Hand to God was one f-ed up bizarre play. Yet it was hilarious. This is not a show for children (please, please don’t bring your kids, not even your teens). In fact, I’d say this is not a show for many adults. It’s truly disturbing, and I say that even though I enjoyed it.
In a nutshell, this is a show about mother and son grieving the loss of their husband and dad, trying to get through the process partly by working on a church hand puppet show (“Christketeers”). While doing so, the teen son’s puppet (or is it the teen?) becomes possessed by the devil (or not). And the mom isn’t doing so well either. And herein lies the tension…and the jokes.
The cast of five includes Steven Boyer who plays the grieving teen Jason, and his puppet Tyrone. There were no puppeteering gigs listed in Boyer’s bio. You would never know he wasn’t born doing this. Not only do you forget at many points that there’s only one person playing both roles (even though his mouth moves when the puppet talks), that puppet moved/acted so well that when the puppet came off, I fully expected it to get up and start moving and talking some more. Continue reading “Review: Hand to God – is Hand to God Appropriate for Kids?”
My daughter and I continued our Superbowl Sunday tradition – of going to a Broadway show. This year it was It’s Only a Play, and I fretted a little over whether it was going to be appropriate for my 13 year old. My Zumba, instructor who saw it the weekend before (but after I got tickets) shook her head no and said, “language!” Well if that was it, then I was hopefully okay. More on that later.
The plot: A group involved with a Broadway play production gather at the producer’s house for an opening night party, awaiting reviews. The group includes the wealthy producer, the playwright, the playwright’s male best friend who turned down the lead role, the female lead, the director, a critic and the hired coat boy. The play is set in the producer’s upstairs bedroom, while the party goes on behind the scenes.
While you don’t have to be a frequent theater goer to enjoy the play, it really helps a lot if Continue reading “Review: It’s Only a Play – Appropriate for Kids?”
We spent a few days in New York City over Thanksgiving. On our last day, we would be finishing up in the Times Square area, taking either the bus or the train back to New Jersey. It made no sense to leave our luggage at the borrowed apartment across town. We weren’t going to lug it around with us all day, and we didn’t think a hotel (given all the security issues these days) would randomly take someone’s luggage for the day, if they’re not a guest.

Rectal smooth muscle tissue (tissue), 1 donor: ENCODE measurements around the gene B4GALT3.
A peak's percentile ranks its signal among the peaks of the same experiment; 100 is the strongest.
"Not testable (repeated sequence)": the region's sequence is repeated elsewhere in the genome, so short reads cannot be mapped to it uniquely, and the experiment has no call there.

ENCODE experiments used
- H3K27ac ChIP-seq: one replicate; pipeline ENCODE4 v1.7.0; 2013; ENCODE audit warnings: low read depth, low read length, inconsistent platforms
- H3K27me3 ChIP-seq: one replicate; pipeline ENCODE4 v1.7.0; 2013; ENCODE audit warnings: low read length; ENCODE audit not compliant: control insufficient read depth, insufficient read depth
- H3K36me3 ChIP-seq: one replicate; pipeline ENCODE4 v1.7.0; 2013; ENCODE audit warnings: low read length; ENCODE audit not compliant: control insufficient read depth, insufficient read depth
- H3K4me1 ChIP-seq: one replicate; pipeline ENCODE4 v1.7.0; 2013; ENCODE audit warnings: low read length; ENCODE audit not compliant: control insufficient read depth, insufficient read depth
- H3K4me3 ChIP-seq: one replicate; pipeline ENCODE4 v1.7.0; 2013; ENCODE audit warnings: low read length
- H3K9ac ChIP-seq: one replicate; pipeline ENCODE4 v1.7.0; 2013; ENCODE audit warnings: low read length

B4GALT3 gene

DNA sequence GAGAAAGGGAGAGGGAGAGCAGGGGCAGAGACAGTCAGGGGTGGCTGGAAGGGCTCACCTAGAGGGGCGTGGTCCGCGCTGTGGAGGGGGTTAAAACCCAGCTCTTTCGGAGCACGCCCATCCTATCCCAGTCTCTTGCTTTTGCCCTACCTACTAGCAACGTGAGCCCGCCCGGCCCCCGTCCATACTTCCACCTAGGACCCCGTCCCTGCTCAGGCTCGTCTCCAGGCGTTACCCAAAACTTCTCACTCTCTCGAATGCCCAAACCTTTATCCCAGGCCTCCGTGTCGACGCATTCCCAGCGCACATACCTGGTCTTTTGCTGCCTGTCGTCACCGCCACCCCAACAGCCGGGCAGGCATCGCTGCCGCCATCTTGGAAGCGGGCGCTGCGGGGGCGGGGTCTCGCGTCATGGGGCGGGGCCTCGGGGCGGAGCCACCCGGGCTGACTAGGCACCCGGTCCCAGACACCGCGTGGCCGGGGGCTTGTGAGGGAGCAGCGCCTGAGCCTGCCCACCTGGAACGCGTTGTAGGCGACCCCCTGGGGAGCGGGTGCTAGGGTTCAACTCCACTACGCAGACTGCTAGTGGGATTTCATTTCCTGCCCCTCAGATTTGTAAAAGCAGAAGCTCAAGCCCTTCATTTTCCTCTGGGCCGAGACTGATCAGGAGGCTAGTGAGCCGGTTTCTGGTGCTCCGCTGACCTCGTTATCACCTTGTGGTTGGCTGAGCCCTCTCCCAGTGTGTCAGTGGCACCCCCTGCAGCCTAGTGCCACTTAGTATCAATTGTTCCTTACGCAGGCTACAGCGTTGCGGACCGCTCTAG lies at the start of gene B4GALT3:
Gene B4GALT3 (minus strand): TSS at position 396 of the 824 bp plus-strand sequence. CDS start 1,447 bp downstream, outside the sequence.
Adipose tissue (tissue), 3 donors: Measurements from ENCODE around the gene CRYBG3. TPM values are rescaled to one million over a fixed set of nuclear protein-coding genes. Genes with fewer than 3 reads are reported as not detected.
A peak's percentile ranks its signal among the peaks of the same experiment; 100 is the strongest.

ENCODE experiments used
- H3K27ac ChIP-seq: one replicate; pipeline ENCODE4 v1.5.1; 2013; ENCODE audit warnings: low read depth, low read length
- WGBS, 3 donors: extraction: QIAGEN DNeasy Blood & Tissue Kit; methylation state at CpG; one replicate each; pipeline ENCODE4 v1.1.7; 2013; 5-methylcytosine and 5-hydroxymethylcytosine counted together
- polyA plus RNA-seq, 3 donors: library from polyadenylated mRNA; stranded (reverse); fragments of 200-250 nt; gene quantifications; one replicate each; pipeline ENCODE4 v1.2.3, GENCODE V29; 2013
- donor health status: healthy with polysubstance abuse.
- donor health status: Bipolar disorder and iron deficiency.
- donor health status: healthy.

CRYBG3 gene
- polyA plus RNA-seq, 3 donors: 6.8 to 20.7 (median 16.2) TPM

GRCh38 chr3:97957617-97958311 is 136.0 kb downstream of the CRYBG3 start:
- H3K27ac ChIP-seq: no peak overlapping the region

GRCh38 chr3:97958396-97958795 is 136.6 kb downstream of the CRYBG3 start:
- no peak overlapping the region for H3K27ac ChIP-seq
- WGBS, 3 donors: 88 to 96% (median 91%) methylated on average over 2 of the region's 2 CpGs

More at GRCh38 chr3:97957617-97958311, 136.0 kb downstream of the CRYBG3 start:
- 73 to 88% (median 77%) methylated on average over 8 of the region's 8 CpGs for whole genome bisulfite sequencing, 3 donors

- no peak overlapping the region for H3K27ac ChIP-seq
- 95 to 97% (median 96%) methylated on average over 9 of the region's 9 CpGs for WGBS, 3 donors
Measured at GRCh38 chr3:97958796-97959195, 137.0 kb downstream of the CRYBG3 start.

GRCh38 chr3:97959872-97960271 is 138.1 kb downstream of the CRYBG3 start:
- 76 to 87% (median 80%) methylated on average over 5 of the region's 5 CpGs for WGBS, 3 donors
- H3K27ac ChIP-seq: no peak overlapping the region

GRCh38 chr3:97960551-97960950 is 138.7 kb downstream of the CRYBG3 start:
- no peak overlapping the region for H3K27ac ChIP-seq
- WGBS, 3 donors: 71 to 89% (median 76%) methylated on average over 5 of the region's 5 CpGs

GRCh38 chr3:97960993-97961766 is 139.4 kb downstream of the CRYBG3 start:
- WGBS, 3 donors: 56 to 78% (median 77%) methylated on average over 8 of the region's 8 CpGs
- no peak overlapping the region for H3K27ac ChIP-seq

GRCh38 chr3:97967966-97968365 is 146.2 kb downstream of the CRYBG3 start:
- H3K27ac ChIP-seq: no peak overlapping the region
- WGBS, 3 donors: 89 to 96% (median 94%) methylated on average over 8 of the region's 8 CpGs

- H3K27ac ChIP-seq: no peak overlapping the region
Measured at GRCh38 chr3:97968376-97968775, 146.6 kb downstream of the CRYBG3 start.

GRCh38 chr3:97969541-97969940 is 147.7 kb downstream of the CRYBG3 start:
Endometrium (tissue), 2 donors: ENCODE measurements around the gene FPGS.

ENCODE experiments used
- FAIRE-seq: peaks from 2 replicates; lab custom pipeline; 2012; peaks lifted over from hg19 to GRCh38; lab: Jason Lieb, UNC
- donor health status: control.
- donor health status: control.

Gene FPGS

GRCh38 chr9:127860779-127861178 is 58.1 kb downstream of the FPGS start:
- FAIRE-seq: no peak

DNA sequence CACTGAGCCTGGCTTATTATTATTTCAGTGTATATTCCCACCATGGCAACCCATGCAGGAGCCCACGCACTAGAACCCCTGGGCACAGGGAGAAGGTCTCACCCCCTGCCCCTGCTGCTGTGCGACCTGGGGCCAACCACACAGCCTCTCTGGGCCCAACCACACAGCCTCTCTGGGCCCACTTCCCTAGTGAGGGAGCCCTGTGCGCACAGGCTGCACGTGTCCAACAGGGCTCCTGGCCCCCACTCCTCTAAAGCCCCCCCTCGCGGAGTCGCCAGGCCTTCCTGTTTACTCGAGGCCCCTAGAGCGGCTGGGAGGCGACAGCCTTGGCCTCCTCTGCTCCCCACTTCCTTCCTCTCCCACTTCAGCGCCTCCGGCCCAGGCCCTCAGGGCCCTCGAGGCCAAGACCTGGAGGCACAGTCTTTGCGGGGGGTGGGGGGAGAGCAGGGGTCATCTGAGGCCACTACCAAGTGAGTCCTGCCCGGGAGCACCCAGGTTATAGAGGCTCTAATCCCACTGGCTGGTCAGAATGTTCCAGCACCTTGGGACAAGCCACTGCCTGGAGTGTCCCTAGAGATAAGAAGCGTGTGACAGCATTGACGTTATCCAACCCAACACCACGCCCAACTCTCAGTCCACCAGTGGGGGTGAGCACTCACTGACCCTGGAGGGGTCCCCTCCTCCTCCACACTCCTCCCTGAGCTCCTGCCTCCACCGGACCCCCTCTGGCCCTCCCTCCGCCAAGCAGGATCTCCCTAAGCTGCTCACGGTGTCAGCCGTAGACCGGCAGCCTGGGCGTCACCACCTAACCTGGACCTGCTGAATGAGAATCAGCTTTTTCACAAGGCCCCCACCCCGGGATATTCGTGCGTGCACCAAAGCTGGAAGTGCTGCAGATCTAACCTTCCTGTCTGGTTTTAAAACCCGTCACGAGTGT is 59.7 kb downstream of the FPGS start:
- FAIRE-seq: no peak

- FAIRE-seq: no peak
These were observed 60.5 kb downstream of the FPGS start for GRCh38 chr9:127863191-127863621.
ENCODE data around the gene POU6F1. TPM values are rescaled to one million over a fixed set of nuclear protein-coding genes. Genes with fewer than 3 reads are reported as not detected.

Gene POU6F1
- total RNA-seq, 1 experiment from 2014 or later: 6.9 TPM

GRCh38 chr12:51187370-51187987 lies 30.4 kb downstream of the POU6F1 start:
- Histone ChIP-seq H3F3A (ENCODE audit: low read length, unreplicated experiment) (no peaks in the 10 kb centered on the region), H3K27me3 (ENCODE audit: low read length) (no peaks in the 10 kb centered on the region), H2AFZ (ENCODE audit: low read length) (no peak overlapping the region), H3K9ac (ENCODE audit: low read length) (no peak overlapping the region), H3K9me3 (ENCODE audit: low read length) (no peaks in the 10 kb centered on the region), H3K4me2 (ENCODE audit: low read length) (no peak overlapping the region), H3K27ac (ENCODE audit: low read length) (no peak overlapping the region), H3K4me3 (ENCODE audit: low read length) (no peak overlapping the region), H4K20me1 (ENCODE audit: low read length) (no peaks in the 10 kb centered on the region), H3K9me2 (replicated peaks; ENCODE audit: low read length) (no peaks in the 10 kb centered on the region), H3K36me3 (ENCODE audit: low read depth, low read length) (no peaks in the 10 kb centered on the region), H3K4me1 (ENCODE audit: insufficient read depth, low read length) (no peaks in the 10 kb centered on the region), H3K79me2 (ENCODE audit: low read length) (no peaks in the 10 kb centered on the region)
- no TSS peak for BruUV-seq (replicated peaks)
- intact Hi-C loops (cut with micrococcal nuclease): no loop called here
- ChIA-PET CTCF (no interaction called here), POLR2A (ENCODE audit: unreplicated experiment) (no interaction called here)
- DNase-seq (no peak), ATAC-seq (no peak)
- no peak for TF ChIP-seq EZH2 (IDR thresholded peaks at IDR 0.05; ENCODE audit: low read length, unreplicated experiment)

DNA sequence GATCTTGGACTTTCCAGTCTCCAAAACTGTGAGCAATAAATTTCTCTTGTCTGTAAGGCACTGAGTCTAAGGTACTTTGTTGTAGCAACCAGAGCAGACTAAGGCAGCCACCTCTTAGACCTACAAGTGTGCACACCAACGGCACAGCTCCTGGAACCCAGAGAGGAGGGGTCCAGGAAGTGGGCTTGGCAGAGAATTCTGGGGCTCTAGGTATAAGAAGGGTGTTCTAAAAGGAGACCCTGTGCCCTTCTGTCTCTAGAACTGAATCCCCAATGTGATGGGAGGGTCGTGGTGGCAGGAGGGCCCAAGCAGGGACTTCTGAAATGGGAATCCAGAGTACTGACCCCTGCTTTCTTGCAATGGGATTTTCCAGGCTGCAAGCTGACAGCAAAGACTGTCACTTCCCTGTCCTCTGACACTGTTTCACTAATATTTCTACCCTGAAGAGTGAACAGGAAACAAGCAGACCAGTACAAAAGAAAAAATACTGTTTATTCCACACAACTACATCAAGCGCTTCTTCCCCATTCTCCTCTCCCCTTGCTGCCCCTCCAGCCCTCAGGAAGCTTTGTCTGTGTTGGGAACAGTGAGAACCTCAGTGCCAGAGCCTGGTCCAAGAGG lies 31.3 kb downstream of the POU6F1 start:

I did some research and it turns out there are plenty of luggage storage options outside of hotels, in the New York City area. My sister pointed me to Penn Station, where she usually keeps her bags when going into the city for fun time, before heading to the airport. And that’s where we went.
Amtrak has a luggage storage area (see photo below), in the main waiting area between gates 5 and 6. Technically it’s for Amtrak customers only, but they didn’t ask me for a ticket or proof that I was going on Amtrak, nor did they ask my sister the four times she stashed luggage there. Continue reading “Luggage storage in New York City”
I really thought my family was going to leave me when they saw The Ride bus. I saw this “experience” advertised on Goldstar for a very low amount, and thought I should review it for my loyal readers. While I’d seen this bus in Manhattan, apparently no one else in my family had, which is probably a very good thing or they would not have agreed to go. As a blogger and travel journalist, they’ve done a lot with me in the name of a review (including a fabulous ziplining experience at Mountain Creek, I reminded them). They gave me the benefit of the doubt, and boarded the bus, in spite of having to catch it by Chevy’s on 42nd Street and 8th Avenue, yes the middle of the Tourist Zone, and a block from Times Square.
Let’s start with a good question: What is The Ride? It’s part New York City tour, part performance art, part improv comedy act and part technology entertainment. Huh? I’ll be including some spoilers here, so if you don’t want to know any more, you probably should stop reading. I’ll explain as we go.
The bus is like the inside of a really tacky limo (without the booze), Continue reading “Review: The Ride in New York City”